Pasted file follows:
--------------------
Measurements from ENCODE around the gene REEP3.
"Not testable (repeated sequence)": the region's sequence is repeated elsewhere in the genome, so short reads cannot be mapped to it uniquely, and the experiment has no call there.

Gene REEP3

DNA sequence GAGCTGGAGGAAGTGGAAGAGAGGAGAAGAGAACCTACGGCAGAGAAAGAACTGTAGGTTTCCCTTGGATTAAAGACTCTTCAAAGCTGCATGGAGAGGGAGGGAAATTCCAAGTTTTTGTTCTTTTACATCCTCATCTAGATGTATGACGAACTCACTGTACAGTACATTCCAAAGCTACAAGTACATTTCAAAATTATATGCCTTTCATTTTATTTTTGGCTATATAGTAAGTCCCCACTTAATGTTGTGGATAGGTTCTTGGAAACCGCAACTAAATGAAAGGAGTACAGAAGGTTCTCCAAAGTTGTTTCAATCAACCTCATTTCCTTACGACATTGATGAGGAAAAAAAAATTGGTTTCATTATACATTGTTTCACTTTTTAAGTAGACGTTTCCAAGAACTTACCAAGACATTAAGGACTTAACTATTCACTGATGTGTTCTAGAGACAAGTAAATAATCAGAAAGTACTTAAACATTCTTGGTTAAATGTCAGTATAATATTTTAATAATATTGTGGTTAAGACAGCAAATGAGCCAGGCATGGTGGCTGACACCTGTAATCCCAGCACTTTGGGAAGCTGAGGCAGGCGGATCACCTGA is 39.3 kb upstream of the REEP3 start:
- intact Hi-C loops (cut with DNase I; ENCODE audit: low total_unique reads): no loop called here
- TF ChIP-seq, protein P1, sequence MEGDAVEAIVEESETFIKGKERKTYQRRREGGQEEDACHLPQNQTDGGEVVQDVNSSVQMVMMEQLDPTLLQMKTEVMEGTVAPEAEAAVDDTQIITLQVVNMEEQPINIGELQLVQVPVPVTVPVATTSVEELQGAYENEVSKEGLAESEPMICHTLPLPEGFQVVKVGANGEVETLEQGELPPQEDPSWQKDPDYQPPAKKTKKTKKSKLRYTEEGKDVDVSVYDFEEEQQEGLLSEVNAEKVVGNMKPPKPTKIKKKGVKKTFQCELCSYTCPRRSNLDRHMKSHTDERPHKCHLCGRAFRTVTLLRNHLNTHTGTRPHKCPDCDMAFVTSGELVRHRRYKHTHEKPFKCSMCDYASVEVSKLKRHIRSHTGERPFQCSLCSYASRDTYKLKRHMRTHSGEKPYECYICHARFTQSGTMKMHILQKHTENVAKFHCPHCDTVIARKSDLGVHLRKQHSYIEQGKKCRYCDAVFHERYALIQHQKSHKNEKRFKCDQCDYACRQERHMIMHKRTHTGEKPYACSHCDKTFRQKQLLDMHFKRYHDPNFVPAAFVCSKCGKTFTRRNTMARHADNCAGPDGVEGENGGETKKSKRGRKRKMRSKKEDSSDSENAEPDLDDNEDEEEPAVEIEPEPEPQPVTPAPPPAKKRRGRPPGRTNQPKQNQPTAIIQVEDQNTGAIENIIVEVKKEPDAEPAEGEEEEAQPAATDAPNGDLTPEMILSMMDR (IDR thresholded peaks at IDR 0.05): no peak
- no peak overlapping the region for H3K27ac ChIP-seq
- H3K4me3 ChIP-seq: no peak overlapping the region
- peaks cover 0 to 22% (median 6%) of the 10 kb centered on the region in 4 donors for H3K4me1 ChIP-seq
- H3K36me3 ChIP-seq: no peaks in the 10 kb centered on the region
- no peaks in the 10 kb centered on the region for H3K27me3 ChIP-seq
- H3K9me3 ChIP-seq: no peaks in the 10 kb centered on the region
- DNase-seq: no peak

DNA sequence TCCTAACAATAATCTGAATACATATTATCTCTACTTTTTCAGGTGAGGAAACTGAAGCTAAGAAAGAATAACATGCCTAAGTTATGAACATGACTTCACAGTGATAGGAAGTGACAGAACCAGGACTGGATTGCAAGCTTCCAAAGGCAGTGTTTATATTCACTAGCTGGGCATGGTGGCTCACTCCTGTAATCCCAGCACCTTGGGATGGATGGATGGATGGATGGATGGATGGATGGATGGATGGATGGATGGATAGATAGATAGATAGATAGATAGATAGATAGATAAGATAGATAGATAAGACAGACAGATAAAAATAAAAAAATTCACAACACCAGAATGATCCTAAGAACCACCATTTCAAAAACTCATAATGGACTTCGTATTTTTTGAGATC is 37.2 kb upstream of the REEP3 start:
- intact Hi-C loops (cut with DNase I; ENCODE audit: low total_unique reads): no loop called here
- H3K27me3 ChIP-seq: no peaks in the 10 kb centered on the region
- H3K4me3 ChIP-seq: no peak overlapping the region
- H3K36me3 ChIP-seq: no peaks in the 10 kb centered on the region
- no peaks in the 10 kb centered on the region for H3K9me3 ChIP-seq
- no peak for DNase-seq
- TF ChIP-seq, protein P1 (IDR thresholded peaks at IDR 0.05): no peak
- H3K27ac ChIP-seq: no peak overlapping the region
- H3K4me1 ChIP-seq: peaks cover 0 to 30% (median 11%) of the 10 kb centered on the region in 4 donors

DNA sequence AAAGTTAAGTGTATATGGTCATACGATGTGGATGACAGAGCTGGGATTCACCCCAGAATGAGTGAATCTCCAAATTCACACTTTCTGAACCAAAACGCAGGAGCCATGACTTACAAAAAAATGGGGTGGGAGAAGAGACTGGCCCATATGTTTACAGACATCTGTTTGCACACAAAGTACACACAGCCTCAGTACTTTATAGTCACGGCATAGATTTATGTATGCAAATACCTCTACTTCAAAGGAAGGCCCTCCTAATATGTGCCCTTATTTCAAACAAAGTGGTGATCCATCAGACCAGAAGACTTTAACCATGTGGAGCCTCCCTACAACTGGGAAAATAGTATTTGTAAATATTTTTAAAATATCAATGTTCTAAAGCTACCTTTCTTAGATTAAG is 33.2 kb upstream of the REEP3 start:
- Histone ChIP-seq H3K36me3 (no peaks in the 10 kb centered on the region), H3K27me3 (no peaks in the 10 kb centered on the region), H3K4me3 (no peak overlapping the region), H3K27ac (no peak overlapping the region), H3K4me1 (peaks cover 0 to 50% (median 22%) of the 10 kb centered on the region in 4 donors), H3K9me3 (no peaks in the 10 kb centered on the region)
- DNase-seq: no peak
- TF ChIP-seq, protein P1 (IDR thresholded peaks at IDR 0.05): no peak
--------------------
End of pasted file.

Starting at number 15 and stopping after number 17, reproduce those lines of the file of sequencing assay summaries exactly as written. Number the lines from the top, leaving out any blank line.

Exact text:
- intact Hi-C loops (cut with DNase I; ENCODE audit: low total_unique reads): no loop called here
- H3K27me3 ChIP-seq: no peaks in the 10 kb centered on the region
- H3K4me3 ChIP-seq: no peak overlapping the region